It’s irresponsible to celebrate racism.

It's irresponsible to redeem the irremediable.


It’s also irresponsible to turn away from the truth that these choices are made in our industry every day. This book passed by editors, marketers, and publishers to birth such destructive messaging. It's irresponsible not to ask what we’re doing when we expect readers to accept a romantic hero who commits genocide.


Different Truths

I once worked with a mentor who gifted me the mantra 'Writing Love Responsibly'. These words beat in my brain every time I begin a new work. The dominant culture has the most power. The most choices. The most responsibility. Choosing to lionise a white Christian protagonist responsible for massacring First Nation peoples, is not new or unique in historical romance (sadly). It is not responsible either.

I am not suggesting we ignore historical context. In fact, I advocate for facing it truthfully - and with responsibility - to avoid harming those who’ve already been harmed. When we ignore this context, when we reward such loudly blatant bigotry in historical romance, we negate our chance to show a different truth. We betray our responsibility to both Love and History.

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9 Comments


lburrell1
Mar 08, 2022

We cannot forgive on behalf of the dead. And the issue is not whether one is "allowed" to write this or that. The issue is whether it is irresponsible to do so. And whether it is irresponsible to reward speech that distorts history. Stories are important. We expect to learn about the past through stories. (It's probably not an accident or co-incidence that we call the study of the past "history."


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lburrell1
Mar 07, 2022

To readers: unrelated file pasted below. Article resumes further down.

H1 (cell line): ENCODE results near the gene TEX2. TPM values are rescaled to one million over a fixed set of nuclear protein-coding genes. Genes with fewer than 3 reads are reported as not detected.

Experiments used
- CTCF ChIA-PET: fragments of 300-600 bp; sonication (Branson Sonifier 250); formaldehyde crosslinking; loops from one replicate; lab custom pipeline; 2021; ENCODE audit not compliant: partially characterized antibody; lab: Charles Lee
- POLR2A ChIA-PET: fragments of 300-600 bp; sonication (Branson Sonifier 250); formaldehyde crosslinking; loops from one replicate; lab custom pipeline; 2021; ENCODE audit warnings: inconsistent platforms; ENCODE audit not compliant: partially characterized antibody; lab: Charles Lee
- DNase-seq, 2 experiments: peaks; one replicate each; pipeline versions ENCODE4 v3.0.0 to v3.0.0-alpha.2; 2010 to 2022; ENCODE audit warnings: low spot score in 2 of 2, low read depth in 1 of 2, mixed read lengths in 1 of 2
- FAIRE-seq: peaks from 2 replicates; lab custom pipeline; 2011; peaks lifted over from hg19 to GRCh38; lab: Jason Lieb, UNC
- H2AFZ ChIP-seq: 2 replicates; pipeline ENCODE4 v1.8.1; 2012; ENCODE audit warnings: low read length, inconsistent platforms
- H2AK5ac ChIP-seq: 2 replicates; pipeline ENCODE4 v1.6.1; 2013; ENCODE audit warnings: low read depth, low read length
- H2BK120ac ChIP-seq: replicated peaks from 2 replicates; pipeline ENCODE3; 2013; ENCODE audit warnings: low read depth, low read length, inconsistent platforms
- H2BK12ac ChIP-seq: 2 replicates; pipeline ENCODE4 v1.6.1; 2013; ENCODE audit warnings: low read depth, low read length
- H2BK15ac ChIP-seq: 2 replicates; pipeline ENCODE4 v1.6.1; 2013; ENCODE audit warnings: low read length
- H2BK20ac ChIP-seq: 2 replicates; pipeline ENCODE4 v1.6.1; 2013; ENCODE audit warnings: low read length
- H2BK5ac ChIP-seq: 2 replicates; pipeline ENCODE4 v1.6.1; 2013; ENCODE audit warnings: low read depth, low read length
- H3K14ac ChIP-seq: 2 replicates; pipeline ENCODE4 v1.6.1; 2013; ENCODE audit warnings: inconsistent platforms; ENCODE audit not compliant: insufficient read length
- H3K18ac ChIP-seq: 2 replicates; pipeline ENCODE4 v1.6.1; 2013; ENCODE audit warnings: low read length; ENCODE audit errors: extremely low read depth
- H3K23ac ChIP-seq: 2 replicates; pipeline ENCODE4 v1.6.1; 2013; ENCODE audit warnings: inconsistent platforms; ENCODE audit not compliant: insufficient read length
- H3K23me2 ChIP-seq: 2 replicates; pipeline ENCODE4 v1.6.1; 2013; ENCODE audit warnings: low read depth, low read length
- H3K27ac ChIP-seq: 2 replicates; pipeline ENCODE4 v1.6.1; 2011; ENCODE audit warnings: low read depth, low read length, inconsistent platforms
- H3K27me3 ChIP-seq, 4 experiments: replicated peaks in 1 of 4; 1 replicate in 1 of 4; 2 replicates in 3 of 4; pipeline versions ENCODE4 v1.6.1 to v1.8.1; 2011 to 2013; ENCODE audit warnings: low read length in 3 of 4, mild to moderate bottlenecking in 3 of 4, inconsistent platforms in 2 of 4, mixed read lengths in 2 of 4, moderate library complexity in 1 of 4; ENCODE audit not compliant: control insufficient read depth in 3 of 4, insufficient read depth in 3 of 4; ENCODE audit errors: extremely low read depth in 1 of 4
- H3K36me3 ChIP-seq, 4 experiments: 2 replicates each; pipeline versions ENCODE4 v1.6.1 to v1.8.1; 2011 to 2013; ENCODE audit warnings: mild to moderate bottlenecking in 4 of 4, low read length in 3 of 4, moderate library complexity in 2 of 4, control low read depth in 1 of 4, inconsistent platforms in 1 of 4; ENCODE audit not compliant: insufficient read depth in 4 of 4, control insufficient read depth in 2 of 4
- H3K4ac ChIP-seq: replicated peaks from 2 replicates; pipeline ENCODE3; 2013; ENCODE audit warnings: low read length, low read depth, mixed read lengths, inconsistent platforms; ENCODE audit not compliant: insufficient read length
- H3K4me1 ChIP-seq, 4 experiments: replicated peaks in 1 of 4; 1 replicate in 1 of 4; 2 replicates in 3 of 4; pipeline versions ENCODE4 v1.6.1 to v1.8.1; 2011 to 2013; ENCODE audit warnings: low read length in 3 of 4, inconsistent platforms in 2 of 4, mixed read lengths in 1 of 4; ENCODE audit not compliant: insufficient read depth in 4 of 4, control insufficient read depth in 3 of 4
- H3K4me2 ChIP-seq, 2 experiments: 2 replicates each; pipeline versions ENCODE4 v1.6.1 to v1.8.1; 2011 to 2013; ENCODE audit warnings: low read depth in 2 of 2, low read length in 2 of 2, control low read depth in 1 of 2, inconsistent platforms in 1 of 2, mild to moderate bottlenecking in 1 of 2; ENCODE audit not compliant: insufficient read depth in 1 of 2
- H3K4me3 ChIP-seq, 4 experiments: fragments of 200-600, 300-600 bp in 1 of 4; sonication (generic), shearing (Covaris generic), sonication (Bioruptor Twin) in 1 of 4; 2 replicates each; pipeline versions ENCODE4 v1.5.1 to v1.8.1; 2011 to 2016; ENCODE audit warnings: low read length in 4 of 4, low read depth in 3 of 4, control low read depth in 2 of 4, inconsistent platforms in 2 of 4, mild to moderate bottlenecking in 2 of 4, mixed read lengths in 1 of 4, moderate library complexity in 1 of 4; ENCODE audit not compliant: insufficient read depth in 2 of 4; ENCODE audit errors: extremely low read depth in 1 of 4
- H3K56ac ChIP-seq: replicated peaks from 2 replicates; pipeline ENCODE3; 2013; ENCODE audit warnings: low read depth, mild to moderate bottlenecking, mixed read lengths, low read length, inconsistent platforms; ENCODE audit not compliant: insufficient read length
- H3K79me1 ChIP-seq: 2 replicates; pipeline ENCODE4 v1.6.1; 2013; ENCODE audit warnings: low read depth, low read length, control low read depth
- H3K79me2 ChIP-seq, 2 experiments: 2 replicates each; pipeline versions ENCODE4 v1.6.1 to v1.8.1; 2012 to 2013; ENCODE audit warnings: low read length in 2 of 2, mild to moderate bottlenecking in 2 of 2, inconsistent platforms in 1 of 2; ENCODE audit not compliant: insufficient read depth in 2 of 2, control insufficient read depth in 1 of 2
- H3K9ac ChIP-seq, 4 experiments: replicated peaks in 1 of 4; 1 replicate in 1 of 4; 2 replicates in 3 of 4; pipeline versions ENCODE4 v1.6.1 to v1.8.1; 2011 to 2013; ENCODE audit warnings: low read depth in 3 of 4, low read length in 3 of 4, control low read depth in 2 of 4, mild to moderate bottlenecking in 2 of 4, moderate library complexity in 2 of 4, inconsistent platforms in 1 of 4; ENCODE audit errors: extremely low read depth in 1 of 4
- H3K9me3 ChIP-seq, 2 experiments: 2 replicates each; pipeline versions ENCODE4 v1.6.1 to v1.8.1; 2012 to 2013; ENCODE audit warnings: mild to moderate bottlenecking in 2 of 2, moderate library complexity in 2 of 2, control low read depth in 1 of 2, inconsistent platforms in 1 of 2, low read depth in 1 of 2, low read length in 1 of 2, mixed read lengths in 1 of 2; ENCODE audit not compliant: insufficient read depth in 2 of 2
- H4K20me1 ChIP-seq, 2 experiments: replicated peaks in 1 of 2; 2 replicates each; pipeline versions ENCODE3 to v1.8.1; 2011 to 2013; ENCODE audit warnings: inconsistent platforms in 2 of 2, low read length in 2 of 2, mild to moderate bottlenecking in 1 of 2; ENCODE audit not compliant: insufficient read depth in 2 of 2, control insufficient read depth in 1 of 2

By now we've seen the effects of this terrible mistake on Romance Writers of America. I was a member. Like many others I have not renewed. My reading and following the thrashing about after the mistake leads me to believe there were other serious issue that were not being taken care of. The deplorable endorsement of a book that celebrates the genocide at Wounded Knee may have begun the evaluation process, but it didn't stop there. The ignorance that allowed judges to ignore the iconic Wounded Knee war crime revealed a breathtaking incompetence.

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Clyve Rose
Clyve Rose
Mar 08, 2022
Replying to

I did not renew either. I agree their issues are far more serious than a single incident. The fact that no one paused throughout the process says a LOT. I spoke to several publishers last year as well, who no longer like working with them which makes the only real draw the organisation has, less compelling. I am of a marginalised people myself and I cannot be a member of an organisation that allows genocide to be lauded as heroic. We must do better - and if this means doing it without the RWA, then so be it. I am also a member of RWAus and have found this organisation vastly different when it comes to these concerns.